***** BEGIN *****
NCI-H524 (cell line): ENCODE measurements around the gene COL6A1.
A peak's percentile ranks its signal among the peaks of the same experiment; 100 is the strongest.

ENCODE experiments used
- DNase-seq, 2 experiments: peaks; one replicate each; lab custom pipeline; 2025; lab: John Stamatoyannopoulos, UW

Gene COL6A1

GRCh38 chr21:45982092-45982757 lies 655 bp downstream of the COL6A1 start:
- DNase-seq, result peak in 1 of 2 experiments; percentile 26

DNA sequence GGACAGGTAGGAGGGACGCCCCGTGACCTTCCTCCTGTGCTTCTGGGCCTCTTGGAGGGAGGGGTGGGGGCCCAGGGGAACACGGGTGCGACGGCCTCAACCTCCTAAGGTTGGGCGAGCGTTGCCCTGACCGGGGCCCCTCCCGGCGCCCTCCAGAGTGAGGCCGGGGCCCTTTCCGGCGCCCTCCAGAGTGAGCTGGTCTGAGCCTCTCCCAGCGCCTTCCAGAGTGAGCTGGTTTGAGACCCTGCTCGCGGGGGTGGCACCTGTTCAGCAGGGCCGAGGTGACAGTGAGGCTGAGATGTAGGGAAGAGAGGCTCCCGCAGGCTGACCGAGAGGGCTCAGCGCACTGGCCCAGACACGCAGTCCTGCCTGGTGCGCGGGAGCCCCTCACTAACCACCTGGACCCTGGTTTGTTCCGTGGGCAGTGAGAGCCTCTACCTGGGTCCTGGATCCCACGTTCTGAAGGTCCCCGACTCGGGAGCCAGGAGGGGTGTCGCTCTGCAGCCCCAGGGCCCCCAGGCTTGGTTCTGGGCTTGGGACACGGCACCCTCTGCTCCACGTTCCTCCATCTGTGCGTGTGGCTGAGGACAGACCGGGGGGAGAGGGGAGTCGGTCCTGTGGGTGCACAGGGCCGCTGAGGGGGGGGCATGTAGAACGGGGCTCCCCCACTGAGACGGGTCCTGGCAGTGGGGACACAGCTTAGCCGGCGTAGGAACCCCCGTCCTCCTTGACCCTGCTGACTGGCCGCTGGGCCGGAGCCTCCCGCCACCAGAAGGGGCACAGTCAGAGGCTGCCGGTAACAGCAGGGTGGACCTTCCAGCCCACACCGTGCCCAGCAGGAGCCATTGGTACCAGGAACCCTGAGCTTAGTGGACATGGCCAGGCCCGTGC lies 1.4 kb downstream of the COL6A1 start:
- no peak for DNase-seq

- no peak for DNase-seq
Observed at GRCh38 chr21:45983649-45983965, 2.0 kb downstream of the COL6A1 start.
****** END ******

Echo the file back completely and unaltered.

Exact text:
NCI-H524 (cell line): ENCODE measurements around the gene COL6A1.
A peak's percentile ranks its signal among the peaks of the same experiment; 100 is the strongest.

ENCODE experiments used
- DNase-seq, 2 experiments: peaks; one replicate each; lab custom pipeline; 2025; lab: John Stamatoyannopoulos, UW

Gene COL6A1

GRCh38 chr21:45982092-45982757 lies 655 bp downstream of the COL6A1 start:
- DNase-seq, result peak in 1 of 2 experiments; percentile 26

DNA sequence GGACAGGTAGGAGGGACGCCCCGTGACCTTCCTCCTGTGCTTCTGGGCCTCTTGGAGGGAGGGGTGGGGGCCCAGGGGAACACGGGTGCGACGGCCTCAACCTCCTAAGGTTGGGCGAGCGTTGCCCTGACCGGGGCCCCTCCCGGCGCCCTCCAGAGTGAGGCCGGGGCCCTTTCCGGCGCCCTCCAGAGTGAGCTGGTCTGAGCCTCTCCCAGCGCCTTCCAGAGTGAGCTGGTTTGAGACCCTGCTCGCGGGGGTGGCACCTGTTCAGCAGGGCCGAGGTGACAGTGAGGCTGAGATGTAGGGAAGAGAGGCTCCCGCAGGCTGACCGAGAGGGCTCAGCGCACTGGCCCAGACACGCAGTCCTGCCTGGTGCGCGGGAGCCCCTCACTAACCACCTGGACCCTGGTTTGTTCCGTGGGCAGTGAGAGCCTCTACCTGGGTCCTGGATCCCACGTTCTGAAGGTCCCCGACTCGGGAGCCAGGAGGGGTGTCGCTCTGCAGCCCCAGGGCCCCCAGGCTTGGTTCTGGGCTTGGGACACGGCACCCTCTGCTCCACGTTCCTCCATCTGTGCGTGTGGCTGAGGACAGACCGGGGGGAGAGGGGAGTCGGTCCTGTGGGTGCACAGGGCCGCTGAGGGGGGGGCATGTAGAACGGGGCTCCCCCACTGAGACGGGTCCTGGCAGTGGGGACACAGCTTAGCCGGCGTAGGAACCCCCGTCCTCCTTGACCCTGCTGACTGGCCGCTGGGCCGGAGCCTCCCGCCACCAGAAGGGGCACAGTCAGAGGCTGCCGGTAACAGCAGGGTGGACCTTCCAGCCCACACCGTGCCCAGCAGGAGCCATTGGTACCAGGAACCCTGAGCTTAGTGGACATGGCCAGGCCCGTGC lies 1.4 kb downstream of the COL6A1 start:
- no peak for DNase-seq

- no peak for DNase-seq
Observed at GRCh38 chr21:45983649-45983965, 2.0 kb downstream of the COL6A1 start.